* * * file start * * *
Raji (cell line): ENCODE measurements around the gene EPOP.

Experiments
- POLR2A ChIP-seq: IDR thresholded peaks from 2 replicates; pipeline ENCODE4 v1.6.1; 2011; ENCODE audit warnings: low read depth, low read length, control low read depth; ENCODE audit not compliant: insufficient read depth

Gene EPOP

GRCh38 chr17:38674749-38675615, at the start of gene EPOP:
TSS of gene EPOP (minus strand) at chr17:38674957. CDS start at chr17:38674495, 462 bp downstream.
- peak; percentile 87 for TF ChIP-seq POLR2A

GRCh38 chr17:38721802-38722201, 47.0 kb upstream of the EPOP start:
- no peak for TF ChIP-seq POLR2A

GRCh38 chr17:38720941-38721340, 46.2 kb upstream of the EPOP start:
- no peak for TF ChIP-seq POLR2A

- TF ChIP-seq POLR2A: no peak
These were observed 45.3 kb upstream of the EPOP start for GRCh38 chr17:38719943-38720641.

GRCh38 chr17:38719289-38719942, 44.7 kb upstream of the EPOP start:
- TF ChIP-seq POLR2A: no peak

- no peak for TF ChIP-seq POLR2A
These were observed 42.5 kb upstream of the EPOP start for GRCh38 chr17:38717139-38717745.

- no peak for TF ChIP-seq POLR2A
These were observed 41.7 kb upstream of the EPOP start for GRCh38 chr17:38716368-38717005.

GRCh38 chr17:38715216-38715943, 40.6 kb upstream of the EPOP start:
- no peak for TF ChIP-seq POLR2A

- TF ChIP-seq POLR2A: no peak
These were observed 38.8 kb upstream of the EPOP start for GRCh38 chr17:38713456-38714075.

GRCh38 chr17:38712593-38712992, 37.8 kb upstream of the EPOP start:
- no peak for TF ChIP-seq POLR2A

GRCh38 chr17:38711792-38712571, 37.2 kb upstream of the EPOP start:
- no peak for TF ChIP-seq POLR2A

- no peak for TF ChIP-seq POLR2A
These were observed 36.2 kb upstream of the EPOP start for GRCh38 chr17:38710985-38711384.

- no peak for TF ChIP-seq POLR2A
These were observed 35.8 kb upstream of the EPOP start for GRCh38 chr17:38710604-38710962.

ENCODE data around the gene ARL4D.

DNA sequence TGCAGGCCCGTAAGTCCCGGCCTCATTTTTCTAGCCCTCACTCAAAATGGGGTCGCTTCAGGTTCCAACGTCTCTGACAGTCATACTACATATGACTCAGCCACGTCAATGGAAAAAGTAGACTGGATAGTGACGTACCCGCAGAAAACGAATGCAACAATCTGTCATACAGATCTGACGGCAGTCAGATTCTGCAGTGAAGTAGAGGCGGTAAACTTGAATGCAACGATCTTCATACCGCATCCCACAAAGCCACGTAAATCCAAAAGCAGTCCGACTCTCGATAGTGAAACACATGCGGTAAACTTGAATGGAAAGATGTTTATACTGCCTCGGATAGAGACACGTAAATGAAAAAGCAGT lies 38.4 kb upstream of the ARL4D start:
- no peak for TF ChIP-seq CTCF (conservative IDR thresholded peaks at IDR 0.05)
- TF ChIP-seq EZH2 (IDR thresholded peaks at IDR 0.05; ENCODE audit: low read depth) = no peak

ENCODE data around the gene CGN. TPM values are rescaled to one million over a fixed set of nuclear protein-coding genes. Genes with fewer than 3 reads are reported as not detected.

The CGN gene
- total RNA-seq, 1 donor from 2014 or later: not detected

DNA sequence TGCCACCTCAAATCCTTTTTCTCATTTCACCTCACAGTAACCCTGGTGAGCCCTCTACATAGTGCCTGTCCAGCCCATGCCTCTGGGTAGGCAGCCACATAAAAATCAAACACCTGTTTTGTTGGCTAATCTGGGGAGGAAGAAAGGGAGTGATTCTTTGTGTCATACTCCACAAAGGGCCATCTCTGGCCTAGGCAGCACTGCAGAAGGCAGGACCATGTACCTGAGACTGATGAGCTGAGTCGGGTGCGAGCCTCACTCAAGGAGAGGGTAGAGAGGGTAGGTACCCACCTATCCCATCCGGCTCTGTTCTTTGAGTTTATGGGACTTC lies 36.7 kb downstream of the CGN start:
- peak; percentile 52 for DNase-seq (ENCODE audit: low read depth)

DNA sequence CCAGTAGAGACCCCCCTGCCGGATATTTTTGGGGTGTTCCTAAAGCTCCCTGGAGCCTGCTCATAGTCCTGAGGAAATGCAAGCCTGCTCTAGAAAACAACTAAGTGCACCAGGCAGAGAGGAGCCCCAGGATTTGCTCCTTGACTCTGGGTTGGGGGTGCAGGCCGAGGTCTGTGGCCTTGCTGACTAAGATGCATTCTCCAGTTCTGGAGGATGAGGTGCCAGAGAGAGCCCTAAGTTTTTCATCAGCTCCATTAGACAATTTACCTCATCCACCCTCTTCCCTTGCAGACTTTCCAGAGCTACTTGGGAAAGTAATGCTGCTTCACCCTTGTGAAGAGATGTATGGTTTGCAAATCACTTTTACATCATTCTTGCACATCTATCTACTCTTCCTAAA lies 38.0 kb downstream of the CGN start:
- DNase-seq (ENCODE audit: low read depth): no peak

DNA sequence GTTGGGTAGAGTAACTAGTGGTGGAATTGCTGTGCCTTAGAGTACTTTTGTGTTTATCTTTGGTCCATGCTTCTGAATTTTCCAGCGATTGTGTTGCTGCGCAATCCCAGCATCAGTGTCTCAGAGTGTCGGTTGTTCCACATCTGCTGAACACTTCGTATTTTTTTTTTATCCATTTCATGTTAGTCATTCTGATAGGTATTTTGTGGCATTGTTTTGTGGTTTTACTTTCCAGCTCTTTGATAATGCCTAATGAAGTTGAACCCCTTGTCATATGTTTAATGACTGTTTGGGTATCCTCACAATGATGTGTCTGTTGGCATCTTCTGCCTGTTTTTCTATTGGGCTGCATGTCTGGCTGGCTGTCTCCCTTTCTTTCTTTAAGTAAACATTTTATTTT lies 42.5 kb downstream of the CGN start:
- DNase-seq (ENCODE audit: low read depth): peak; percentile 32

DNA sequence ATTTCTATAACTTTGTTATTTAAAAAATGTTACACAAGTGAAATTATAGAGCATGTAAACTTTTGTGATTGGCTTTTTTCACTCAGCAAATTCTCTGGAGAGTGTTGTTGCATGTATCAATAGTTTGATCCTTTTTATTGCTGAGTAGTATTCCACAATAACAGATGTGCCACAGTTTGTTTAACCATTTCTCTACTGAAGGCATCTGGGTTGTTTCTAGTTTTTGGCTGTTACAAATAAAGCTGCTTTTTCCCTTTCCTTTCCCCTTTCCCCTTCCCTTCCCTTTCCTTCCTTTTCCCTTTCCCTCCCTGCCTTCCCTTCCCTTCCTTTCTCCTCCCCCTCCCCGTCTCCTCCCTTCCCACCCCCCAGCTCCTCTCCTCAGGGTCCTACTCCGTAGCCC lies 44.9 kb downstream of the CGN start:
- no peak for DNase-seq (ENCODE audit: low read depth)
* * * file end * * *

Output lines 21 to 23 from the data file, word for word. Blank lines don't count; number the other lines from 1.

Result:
- no peak for TF ChIP-seq POLR2A

- TF ChIP-seq POLR2A: no peak
These were observed 38.8 kb upstream of the EPOP start for GRCh38 chr17:38713456-38714075.